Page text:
Detroit Mercy Social Work student pilots Virtual After School Program at area high school

January 03, 2018

Studies show teens are most likely to get in trouble during the hours between the end of the school day and dinnertime.

The University of Detroit Mercy Department of Social Work is working to help resolve that issue with a new Virtual After School Program.

“The Virtual After School Program is currently being run at Old Redford Academy High School in Detroit as part of a year-long faculty research grant from the University,” explained Janet Joiner, department chair of Detroit Mercy’s Social Work program. 

Detroit Mercy Social Work Intern Brogan Holmes is currently working at Old Redford and has three high school-aged students she meets with twice weekly from 4-6 p.m.

“The first hour is all about health and wellness,” Holmes said. “I had them download a fitness app. They track their water intake, what they eat and how much activity they do. They have a goal set and they try to reach that goal every day.

“The second half, we do some research. Right now, we are working on small talk. I realized, students, if they are in an elevator and it’s awkward sometimes with another person they don’t know, they may resort to their phone. Instead of doing a little small talk, they just look down at their phones because they think that’s the safe spot. We’re working on that, just getting them to open up a little more.”

The three students meet with Holmes via video chat software called VC, which has encryption built in for security purposes. Holmes is able to record all her sessions and store them securely.

“It’s been great because they can just open up their laptops and get on it, instead of having to walk someplace because none of the students I work with drive,” Holmes said. “All they have to do is open their laptops, so it’s very convenient. It’s been working well.”

The Virtual After School Program teaches the students about technology, but also addresses the mental health issues sometimes associated with technology, such as digital dementia, nomophobia (the fear of being without a mobile phone), selfie syndrome, photo-taking disorder and cyberbullying.

“We came to a conclusion that students are using their phone for everything, they’re not even reading from books,” Holmes said. “I asked a girl about history and she said, ‘If we don’t have our phones then we wouldn’t know anything about history.’ I was like, ‘What about books?’ She said, ‘No one reads those anymore.’ All we do is look at stuff on the computer. Their eyes are adjusting to the computer and reading on a screen rather than reading a book. So it’s hard for people to read books now.”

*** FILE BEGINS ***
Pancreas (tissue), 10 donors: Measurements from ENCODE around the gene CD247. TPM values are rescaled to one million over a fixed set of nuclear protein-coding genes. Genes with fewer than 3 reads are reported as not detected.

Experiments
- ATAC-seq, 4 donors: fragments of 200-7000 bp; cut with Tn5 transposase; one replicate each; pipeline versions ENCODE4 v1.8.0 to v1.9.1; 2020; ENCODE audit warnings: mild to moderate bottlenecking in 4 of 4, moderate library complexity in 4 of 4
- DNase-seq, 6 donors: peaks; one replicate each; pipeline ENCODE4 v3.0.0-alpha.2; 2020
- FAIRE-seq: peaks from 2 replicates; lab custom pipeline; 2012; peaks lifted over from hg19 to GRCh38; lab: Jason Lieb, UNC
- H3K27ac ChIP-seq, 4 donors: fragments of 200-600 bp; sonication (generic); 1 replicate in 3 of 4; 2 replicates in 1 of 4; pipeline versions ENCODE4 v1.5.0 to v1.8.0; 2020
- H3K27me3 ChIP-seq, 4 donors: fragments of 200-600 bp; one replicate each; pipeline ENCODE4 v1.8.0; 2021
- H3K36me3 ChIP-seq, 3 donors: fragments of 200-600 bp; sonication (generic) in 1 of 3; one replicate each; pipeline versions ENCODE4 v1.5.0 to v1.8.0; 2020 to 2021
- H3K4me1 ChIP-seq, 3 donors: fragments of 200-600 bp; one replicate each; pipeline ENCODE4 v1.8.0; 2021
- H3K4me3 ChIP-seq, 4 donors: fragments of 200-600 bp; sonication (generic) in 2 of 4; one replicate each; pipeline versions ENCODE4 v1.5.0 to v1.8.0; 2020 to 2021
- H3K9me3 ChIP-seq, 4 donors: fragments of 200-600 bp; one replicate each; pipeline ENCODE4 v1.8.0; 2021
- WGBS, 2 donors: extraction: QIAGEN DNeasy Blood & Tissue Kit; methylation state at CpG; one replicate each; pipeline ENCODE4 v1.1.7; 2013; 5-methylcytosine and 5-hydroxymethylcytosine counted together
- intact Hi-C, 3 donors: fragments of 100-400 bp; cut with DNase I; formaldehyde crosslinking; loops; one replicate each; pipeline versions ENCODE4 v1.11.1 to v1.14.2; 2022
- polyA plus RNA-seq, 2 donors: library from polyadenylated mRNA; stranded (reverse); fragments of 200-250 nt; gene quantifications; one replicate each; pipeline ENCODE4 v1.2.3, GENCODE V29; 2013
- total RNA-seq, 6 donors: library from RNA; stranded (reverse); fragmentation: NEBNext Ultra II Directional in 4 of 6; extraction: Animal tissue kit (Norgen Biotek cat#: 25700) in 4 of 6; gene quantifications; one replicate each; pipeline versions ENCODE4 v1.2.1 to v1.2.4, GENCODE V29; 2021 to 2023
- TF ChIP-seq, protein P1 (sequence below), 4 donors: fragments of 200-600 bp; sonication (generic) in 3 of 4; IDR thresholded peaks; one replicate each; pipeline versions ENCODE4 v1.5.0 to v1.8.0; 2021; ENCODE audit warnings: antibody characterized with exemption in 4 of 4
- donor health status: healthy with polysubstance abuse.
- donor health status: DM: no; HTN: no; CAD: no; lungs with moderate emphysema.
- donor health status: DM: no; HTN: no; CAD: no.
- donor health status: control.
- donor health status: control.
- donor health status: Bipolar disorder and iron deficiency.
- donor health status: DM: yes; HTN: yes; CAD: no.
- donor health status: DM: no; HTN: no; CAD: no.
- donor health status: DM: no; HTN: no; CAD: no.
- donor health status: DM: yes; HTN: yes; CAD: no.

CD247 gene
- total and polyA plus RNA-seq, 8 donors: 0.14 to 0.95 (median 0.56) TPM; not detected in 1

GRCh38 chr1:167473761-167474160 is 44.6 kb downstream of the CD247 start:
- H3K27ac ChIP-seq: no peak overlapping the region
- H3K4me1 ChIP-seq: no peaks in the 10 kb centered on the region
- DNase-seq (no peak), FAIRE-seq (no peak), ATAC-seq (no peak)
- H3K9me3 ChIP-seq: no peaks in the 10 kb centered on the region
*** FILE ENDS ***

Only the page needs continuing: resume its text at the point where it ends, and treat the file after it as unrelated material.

Four students stare at their phones.Digital dementia is becoming a major problem for some people who have grown up surrounded by cell phones, tablets and computers. The devices offer easy access to information, but in many cases students rely too much on technology to remember things for them.

“Digital dementia is a medical issue that we’re seeing in medical research journals about teenagers who outsource their brain to their phones, so they may struggle with memory,” Joiner said. “Some of the symptoms of digital dementia are similar to what we see in older people with dementia. The inability to remember, the frustration, the anxiety. We are seeing some of these symptoms in children using their devices and not being able to let them go,” she added.

Nomophobia is also a major problem and can be seen in people of all ages.

“It’s a real mental health issue,” Joiner said. “For example, on your way to work today, if you left your cell phone at home and you were already 20 minutes away from home, are you likely to go home and get it? Because so much is involved in our phones, we may feel like we can’t be without it. With nomophobia we are talking about people who exhibit many of the same characteristics that we see with people who are addicted to drugs. They may go through withdrawals. They have some of the same physical challenges that we see with people who are addicted to drugs.”

The Department of Social Work virtual after school program is the first facilitated by a Detroit Mercy student, but there is a high probability there will be more in the future.

“I think there are other schools and agencies that would benefit from this,” Joiner said. “As part of our profession, we’re expected to use technology, so providing students these learning opportunities so they can apply what they learn is important.”

Holmes said she has already recommended the program to some of her peers.

“If they want to do something with students and work in a school, this is a perfect opportunity,” Holmes said. “A lot of other social work students at Detroit Mercy think it’s a great idea and want to do it in the future.”

— By Dave Pemberton. Follow Detroit Mercy on FacebookTwitter and Instagram. Have a story idea? Let us know by submitting your idea.